Let’s talk shop? Tell us more about your career, what can you share with our community?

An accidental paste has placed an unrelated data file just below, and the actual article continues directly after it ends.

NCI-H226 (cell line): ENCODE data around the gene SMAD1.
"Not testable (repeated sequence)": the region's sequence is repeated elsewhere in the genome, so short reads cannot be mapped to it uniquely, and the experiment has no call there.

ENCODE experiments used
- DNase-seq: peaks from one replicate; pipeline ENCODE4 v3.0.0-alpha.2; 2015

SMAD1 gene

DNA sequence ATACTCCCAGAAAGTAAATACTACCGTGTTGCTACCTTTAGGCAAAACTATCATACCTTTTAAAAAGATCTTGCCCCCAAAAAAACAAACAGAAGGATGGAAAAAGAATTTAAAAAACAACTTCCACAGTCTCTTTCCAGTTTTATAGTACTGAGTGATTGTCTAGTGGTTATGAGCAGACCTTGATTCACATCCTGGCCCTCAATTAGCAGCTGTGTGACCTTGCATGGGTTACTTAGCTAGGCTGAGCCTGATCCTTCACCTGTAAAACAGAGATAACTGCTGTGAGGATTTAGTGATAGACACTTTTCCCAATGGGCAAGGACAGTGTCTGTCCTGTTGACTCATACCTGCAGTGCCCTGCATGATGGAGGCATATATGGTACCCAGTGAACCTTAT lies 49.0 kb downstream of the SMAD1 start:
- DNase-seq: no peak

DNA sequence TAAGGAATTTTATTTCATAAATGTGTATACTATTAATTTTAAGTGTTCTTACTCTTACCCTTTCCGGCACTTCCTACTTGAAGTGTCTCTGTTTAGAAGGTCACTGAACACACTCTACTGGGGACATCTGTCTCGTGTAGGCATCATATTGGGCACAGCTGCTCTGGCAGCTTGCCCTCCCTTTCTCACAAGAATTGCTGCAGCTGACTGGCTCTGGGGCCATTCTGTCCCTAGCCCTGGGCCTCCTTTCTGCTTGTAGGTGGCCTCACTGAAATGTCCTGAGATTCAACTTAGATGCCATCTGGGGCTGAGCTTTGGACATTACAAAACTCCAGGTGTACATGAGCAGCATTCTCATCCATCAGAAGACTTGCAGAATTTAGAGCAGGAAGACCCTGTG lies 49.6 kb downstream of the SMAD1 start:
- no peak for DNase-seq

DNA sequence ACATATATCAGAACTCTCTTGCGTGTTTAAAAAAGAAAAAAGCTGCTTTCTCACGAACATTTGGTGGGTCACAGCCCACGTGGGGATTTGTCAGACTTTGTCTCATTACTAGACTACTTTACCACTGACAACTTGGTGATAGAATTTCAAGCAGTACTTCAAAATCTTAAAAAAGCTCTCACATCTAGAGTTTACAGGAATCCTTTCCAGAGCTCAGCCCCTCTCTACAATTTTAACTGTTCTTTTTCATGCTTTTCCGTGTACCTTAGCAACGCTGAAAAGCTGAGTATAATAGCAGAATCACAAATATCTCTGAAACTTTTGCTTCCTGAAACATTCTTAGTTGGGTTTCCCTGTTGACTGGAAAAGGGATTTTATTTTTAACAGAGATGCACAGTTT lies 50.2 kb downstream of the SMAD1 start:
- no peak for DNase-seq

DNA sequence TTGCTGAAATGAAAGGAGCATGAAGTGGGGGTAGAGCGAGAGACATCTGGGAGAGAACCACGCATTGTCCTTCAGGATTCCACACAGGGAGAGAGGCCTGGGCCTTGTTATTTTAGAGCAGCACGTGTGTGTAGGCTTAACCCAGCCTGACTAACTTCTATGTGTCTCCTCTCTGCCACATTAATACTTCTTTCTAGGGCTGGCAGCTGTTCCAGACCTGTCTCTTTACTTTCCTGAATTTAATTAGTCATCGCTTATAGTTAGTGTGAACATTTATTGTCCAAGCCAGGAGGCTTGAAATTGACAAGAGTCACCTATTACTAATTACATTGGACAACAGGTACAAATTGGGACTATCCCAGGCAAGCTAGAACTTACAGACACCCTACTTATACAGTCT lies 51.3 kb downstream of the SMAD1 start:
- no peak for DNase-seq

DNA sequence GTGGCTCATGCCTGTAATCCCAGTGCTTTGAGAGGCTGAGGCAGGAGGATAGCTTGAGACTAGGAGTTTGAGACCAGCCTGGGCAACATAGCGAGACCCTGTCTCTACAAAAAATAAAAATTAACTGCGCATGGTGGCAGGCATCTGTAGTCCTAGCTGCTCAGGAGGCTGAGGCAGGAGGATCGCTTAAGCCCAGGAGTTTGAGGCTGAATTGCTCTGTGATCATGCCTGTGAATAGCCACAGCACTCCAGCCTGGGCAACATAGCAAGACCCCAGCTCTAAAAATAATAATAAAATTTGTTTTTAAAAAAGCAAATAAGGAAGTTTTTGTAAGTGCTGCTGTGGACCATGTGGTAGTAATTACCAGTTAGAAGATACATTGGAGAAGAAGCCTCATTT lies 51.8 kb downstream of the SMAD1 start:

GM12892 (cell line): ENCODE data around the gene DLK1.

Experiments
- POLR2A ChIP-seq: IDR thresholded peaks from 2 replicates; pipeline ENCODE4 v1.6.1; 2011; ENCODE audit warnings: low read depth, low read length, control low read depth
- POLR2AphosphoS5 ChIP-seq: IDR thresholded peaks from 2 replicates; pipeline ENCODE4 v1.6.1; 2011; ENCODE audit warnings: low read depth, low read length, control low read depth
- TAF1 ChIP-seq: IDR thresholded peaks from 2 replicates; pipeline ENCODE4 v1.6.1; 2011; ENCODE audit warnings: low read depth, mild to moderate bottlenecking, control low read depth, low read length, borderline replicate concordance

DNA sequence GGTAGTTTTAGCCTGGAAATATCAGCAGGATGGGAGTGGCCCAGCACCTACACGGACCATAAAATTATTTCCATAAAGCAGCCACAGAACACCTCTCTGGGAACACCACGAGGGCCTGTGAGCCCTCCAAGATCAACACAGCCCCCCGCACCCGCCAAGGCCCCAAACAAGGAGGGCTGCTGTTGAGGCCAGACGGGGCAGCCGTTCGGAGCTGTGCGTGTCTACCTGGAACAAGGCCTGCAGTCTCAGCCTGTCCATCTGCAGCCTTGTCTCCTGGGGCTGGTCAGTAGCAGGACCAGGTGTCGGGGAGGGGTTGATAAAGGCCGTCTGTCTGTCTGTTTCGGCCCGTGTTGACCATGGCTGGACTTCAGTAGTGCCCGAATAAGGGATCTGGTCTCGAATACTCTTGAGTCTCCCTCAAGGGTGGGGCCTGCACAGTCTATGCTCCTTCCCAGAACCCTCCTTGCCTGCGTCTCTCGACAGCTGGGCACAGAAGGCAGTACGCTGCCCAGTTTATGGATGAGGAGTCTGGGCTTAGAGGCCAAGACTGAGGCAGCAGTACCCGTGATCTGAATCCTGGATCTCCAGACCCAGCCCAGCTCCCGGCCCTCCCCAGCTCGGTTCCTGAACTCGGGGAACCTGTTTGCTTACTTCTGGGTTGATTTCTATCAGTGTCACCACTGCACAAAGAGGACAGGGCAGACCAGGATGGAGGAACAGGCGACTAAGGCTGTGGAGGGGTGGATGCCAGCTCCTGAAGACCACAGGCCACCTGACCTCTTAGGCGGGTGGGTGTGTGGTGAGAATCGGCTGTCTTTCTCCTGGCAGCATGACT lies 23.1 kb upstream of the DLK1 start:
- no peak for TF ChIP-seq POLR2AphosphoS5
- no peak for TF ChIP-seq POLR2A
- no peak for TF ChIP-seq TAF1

When my students and I were unexpectedly sent home for an “early break” last March due to COVID-19, we had no idea that it would be the last time we would see each face to face for the rest of the school year. In fact, we were ready to launch our show, “Soy Quien Soy”, a dance production that celebrated identity, self-love and our barrio. We hugged one another tightly, and I told them, “I will see you soon, my dears”, but we never came back. As I write this, I still reflect on the pain of that unkept promise. The separation from my students has been incredibly difficult. As we continue to navigate these uncertain times together, I see their sweet faces through my computer screen, and I yearn to be with them again, creating, and dancing in my classroom. I decided to convert my sadness into the positive energy I needed to design In Lak’ech Denver Arts. That spring, I co-created two pilots with my husband, local Xicano artist Isaac Lucero. I called them the #QuarantineArtsChallenge and Black Books and Chill. In the first pilot, students collaborated with Isaac and myself to create masks and movement pieces inspired by #hashtag messages of hope. During the second pilot, students took virtual graffiti art lessons with Isaac, and they built their skills in letter and character design. By summer of 2020, In Lak’ech Denver Arts facilitated its most ambitious pilot to date, a two-week summer arts camp. We partnered with the Confluence Center and Xicano Puppet Theater, two local organizations that are also led by BIPOC. Together, we co-planned and ran a COVID-19 safe in- person/virtual puppet theatre camp at Huston Lake Park. We engaged twenty 5th- 8th grade students from Southwest Denver AND Montbello in the art of puppetry to retell indigenous stories! At the culmination of our camp, we presented a show at the park that families could attend while safely socially distancing from one another. This production included elements of video, music, live pre-recorded theatre pieces, and a puppet show presented by the participants. Students retold stories from the Maya and Mexica tribes. Some also wrote their own powerful narratives about the complexities of family, and the impact of ICE raids on communities of color. After the success of our summer camp, I was able to establish a wonderful partnership with the Colorado I Have A Dream Foundation (CIHAD) in order to begin Fall virtual arts programming for 4th-8th graders at two schools: STRIVE PREP Ruby Hill and STRIVE PREP Federal. I provided residencies to local Denver artists, Jordan Hull, who taught improvisation workshops, Yurintzi Serrato Cano who taught cultural art journaling classes, and Lilian Lara who taught students how to create their own custom piñatas! In Lak’ech was also able to finally gain fiscal sponsorship through the Colorado Nonprofit Development Center, and we renewed our contract with (CIHAD) for spring 20201 to continue providing 4th-8th grade students with virtual arts programming. Through all of this, I have also been feverishly applying for funding, teaching full-time for Goldrick Elementary, and taking courses at Red Rocks Community College to get my certificate in Nonprofit Management. You might be thinking, “Omgosh, this mujer never rests!” I can’t deny that, and sometimes it feels like I’m completely drained, but I promise you that this next part will prove why I go so hard. On Thursday, October 8, 2020, two days before my 32nd birthday, I was informed that the Board of Directors of the AJL Foundation approved a $20,000 grant to In Lak’ech Denver Arts. I screamed loudly and cried tears of joy! Most recently, I had to make the difficult decision to leave Denver Public Schools and Goldrick Elementary at the end of this school year, so that I may fully pursue In Lak’ech Denver Arts. This decision does not come without heartbreak, but I know that I am giving myself the time and space to better serve my community through In Lak’ech Denver Arts. By dedicating myself to this program, I will have the opportunity to provide programming to more students and families who deserve to see themselves represented in their arts education. I cannot wait until it is safer for us to come together in-person, so that we are able to facilitate community meetings and continue co-creating programming for our students. We hope to build a welcoming organization that evolves according to our collective needs and that is run and sustained by its community.